These films now exude a sad and melancholy reminder of what a vital and rebellious decade the Seventies really were, and how their
    content helped to erase it.

  4. Jeez, I must’ve been starved for entertainment in the summer of ’79: I sat through this film twice when it played at Brooklyn’s King Plaza back in the day. The Beach Boys’ song is great, very catchy. And it used Harryhausen dinosaurs as stock footage to represent the oil disappearing. It’ll be nice to see this again, if for nostalgia value.

  5. Johnny Lagoon Says:

    Hey Christian!

    Can you dig the news images of gas lines and hundreds of people holding gas cans and huge crowds walking around carless from Hurricane Sandy?

    And then the anouncement of a telethon to “heal America”?

    Unreal! Time for a big time revival screening, stat!

  6. Johnny Lagoon Says:

    NEW YORK — A gasoline shortage caused by Superstorm Sandy forced 1970s-era rationing on New Yorkers Friday, adding a fuel-gauge obsession to their frayed nerves and dwindling patience.

    “I take passenger, I look at gas. I take another passenger, I look at gas,” said New York City taxi driver Shi Shir K. Roy. “Tension all the time.”

    Though rationing that allowed private motorists to fill up only every other day seemed to help with gas lines, it didn’t answer motorists’ questions about why they had been waiting for days in hourslong lines to fuel up. The confusion led some, like Angel Ventura, to panic.

    Ventura, who drives a delivery van for a camera rental company, has taken to hunting for gasoline every time his gauge drops below a quarter of a tank. “It makes me crazy, thinking I might hit empty and not be able to find it,” he said.

    As drivers waited on police-monitored lines, thousands more in the region got their power back for the first time since Sandy came ashore 12 days ago. More than 420,000 customers were still without power in New Jersey and the New York City area. President Barack Obama, who visited the battered Jersey coast two days after the storm, said he would survey the damage in New York next week from the storm, which the American Red Cross said will create its largest U.S. relief effort since Hurricane Katrina in 2005.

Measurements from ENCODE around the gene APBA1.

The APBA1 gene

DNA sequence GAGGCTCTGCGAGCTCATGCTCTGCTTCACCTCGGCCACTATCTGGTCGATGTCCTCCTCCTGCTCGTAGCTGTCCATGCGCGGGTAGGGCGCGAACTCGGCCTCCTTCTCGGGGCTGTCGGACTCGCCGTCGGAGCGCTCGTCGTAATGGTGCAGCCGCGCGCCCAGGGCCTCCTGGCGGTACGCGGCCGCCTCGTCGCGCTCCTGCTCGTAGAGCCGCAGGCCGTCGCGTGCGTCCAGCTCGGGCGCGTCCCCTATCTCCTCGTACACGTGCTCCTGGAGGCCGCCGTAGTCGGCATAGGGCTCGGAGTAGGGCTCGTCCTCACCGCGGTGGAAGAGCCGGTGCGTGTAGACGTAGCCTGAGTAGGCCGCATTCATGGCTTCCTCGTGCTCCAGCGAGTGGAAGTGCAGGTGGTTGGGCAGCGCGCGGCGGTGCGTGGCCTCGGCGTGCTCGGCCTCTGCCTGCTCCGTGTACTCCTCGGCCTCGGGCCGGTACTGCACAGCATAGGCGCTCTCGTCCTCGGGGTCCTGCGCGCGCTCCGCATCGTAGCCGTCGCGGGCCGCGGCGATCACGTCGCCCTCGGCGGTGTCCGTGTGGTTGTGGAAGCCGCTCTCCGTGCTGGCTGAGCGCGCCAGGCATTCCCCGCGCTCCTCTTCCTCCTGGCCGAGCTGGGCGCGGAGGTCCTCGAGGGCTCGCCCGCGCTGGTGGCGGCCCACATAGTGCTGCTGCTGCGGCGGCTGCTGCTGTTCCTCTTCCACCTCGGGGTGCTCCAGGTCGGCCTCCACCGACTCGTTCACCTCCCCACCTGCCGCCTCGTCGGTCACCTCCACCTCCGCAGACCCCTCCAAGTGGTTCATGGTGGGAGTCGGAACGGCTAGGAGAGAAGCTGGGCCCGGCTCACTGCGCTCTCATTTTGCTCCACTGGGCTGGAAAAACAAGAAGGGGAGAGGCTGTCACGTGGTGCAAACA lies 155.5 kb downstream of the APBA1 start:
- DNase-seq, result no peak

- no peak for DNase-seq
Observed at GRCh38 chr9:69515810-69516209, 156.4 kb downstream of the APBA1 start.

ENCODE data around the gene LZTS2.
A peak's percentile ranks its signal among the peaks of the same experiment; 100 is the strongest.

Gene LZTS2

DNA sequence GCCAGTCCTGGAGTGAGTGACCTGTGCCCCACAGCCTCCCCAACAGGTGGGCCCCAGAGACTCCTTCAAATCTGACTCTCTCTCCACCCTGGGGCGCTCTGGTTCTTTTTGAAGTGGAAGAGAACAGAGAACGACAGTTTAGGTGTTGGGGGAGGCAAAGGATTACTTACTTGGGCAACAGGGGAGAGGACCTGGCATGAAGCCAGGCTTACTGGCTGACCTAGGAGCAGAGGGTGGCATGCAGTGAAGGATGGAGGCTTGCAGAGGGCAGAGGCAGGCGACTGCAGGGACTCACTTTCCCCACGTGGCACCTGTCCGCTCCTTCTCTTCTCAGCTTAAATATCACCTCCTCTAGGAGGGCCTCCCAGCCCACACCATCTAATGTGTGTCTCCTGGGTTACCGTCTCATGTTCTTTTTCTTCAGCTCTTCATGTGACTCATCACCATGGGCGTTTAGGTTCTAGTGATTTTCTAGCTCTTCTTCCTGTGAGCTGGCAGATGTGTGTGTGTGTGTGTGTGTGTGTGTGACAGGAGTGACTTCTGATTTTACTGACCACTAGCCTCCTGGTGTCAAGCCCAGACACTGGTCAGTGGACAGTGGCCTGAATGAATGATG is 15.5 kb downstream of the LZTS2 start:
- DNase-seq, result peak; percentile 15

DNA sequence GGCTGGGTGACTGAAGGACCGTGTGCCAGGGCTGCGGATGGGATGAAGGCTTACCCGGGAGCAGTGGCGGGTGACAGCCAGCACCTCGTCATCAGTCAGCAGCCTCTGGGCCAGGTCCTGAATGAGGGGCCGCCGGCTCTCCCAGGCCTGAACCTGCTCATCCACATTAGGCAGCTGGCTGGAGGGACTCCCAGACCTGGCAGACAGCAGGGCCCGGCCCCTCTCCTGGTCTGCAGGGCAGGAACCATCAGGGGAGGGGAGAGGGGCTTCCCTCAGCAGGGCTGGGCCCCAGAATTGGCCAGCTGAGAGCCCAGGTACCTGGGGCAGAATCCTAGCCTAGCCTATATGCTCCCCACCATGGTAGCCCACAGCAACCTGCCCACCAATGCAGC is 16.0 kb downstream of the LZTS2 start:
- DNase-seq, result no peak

The gasoline rationing – first in the nation’s largest city since the 1970s Arab oil embargo – forced motorists to line up depending on whether their license plate ends with odd or even numbers.

    Mayor Michael Bloomberg said one-third of the city’s gas stations were open Friday, compared to 25 percent the day before, and cautioned, “there’s no guarantee that odd-even is going to make a big difference.” His estimate was countered by the Energy Department, which said that more than 70 percent of the city’s stations have gas available for sales.

    Industry officials first blamed the shortage on gas stations that lost power, but now say the problem has shifted to supply terminals, which are either shut or operating at reduced capacity. Drivers are also quicker to top off tanks because they’re afraid gasoline won’t be available, AAA spokesman Michael Green said.

    Tom Kloza, chief oil analyst at the Oil Price Information Service, said the densely populated New York-New Jersey area has fewer stations per capita than any other major metropolitan area, making the shortage an even bigger problem. He said rationing earlier might have helped in New York City.

    “It does curb some of the manic or panic behavior,” Kloza said.

    Gasoline moves millions of New Yorkers, just as the subway does. Hundreds of thousands of people drive to work, especially from the outer boroughs, and taxis and delivery vans are part of every gridlocked intersection.

    Friday was an “odd” day in the rationing plan, although not everyone had gotten with the program.